• Christopher J. Wales, former Special Advisor to the Chancellor and other Treasury Ministers, has been Managing Director in the Financing Group at Goldman Sachs since 2004.[24]
  • In 2005 the late David Walton, who was chief European economist for Goldman Sachs in London, joined the Bank of England's Monetary Policy Committee.[25]
  • In June 2006 U.S. deputy secretary of state Robert B. Zoellick announced that he was joining Goldman Sachs.[26]
  • Paul Deighton, a former chief operating officer at Goldman, now runs the London Olympic Games organising committee. [27]

Company Profile



Key executives and 2006 pay:[29]

Members of the board

Members of the board:[30]



In 2008, the Goldman Sachs Group is reported to provide sponsorship to the Center for Global Development.[32]

Contact details

85 Broad Street
New York, NY 10004

External Links



  1. CLS, CLS Members, accessed 04 January 2011.
  2. TPJ, "Bush Pioneer Henry M. Paulson Jr.," Texans for Public Justice, accessed August 2007.
  3. OpenSecrets, 2006 PAC Summary Data, Open Secrets, accessed July 2007.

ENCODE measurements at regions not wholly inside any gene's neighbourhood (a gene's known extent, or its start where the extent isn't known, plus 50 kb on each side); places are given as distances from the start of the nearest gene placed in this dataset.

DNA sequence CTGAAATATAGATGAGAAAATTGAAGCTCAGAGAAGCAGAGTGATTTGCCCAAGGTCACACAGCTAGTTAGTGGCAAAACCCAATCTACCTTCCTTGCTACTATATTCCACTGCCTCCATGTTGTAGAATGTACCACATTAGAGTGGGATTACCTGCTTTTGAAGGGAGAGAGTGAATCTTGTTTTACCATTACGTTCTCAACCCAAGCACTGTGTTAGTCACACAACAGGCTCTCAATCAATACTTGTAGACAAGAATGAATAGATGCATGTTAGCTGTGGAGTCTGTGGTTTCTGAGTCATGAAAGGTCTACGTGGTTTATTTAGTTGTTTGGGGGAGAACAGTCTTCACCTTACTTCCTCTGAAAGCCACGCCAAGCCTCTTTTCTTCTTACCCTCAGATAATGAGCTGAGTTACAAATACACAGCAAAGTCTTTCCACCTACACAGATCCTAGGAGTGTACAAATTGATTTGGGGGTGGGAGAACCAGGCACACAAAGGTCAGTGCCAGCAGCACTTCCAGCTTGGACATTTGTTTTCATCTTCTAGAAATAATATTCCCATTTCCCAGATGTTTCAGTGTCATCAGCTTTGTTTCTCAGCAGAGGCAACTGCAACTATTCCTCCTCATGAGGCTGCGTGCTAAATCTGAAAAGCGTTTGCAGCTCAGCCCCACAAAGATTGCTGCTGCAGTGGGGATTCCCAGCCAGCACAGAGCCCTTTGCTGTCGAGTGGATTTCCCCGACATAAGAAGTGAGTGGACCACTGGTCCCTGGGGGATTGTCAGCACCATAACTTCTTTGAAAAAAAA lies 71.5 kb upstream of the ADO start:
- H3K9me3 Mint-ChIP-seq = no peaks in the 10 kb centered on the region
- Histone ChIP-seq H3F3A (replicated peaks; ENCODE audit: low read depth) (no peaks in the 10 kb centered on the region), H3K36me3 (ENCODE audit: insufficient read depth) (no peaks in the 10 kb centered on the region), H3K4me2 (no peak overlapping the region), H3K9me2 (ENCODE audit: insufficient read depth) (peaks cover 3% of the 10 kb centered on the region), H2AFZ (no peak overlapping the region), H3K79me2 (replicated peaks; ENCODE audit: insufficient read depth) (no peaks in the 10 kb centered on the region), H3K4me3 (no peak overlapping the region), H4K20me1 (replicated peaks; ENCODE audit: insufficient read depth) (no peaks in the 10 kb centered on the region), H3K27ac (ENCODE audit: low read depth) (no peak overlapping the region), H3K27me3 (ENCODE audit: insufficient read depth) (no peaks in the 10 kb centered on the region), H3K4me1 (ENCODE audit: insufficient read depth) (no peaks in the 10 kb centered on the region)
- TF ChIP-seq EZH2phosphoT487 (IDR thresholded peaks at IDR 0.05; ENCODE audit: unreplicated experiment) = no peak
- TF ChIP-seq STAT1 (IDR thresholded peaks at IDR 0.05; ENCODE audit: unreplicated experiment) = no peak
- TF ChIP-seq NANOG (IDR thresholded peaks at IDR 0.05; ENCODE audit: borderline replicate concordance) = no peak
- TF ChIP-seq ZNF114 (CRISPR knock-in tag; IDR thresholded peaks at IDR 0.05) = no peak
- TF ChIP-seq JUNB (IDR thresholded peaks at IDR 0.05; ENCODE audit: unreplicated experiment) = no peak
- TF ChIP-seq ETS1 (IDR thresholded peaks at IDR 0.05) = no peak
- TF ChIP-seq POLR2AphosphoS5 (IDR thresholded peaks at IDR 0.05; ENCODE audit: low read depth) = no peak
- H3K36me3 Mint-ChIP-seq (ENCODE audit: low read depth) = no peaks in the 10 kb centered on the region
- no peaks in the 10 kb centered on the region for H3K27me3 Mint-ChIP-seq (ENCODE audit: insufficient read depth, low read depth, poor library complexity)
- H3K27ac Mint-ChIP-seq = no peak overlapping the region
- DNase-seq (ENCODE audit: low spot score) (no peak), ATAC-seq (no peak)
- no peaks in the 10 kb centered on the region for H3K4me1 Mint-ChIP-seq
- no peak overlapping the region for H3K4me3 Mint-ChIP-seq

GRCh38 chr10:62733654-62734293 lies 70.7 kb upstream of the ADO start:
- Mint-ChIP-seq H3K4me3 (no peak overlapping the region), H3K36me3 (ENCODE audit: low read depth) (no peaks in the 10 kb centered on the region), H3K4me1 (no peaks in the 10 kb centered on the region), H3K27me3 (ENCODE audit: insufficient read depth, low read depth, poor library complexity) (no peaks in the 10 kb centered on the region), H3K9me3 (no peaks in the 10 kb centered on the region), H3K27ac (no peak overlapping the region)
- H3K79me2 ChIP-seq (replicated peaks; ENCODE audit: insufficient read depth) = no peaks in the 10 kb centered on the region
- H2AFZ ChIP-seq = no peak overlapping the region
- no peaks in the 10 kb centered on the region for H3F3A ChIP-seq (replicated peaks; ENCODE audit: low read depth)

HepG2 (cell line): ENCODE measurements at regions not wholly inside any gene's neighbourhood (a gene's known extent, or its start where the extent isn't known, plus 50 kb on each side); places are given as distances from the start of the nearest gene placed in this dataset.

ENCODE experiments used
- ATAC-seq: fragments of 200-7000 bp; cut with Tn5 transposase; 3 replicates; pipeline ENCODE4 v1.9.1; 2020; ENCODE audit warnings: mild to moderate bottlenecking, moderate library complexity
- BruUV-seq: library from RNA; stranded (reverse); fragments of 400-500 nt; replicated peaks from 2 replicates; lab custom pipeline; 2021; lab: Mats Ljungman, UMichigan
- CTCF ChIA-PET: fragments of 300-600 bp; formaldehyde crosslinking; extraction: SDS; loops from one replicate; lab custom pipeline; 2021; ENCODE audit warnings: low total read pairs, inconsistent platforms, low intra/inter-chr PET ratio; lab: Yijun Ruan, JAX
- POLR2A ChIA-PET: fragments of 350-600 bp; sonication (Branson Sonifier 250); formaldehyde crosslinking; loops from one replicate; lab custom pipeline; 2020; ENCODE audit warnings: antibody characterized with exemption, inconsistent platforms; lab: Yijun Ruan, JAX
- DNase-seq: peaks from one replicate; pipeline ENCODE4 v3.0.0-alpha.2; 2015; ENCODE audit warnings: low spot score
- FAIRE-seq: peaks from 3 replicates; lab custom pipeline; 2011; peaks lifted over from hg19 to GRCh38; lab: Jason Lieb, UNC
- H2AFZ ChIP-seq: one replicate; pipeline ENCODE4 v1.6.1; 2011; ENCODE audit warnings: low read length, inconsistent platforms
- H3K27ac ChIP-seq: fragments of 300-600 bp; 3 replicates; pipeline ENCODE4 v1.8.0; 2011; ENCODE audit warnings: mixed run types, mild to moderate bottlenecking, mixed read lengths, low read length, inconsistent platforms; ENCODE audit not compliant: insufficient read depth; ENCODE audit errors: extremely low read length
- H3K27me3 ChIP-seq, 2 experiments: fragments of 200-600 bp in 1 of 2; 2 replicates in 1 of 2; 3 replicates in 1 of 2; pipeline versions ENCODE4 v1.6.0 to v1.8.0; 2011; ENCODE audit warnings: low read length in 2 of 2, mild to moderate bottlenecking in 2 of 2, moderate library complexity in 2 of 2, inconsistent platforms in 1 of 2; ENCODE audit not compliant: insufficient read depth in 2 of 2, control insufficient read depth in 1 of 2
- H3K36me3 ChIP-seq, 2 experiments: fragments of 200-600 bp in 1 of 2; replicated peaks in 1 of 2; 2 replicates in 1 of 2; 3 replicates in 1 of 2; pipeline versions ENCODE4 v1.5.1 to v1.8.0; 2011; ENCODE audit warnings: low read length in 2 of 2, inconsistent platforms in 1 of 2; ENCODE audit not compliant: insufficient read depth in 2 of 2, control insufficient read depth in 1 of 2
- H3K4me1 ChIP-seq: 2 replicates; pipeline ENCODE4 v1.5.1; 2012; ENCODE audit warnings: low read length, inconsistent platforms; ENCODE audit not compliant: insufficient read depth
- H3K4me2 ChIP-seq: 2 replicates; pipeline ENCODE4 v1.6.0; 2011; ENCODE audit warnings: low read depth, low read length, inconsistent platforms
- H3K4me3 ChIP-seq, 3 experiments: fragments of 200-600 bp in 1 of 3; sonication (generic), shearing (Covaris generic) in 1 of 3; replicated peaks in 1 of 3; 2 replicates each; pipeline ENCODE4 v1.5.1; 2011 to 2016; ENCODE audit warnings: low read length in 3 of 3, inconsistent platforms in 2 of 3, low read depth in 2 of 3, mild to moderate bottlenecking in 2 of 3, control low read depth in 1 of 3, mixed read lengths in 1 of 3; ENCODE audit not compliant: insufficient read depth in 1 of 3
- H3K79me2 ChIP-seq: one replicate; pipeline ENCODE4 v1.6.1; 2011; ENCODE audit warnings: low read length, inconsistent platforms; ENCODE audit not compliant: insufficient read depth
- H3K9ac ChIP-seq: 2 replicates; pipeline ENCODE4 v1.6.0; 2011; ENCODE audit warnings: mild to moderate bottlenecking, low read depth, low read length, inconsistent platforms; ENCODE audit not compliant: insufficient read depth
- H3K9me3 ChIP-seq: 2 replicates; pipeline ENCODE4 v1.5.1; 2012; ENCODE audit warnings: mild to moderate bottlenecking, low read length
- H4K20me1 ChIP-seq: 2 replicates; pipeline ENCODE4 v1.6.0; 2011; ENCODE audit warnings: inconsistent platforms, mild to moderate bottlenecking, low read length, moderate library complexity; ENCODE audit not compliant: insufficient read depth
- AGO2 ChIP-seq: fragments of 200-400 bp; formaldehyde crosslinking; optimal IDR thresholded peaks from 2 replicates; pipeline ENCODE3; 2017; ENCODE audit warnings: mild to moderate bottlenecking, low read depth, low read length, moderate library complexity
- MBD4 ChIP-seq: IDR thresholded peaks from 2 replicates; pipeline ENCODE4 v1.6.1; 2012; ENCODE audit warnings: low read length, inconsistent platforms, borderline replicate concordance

4. OpenSecrets, "Goldman Sachs lobbying expenses," Open Secrets, accessed July 2007.
  5. APPC, APPC Register Entry for 1 December 2008 to 28 February 2009, accessed 04 January 2011.
  6. The Worst EU Lobbying Awards 2010 are organised by Friends of the Earth Europe, Corporate Europe Observatory, LobbyControl and SpinWatch. See
  7. Why the EU’s lobbyists need more than a good clean, New Europe, 5 December 2010 - Issue: 914
  8. Who's Who 2009, BROWNE OF MADINGLEY, online edition, Oxford University Press, accessed 24 March 2009.
  9. Bank of Canada, Biographical note, accessed 04 January 2011.
  10. Ottawa, Vieira, "Mark Carney and the Goldman Sachs economic club," National Post, 04 October 2007.
  11. Goldman Sachs, "Steve Friedman Joins Goldman Sachs' Board of Directors," 02 May 2002, accessed 04 January 2011.
  12. Federal Reserve Bank of New York, Stephen Friedman, accessed 04 January 2011.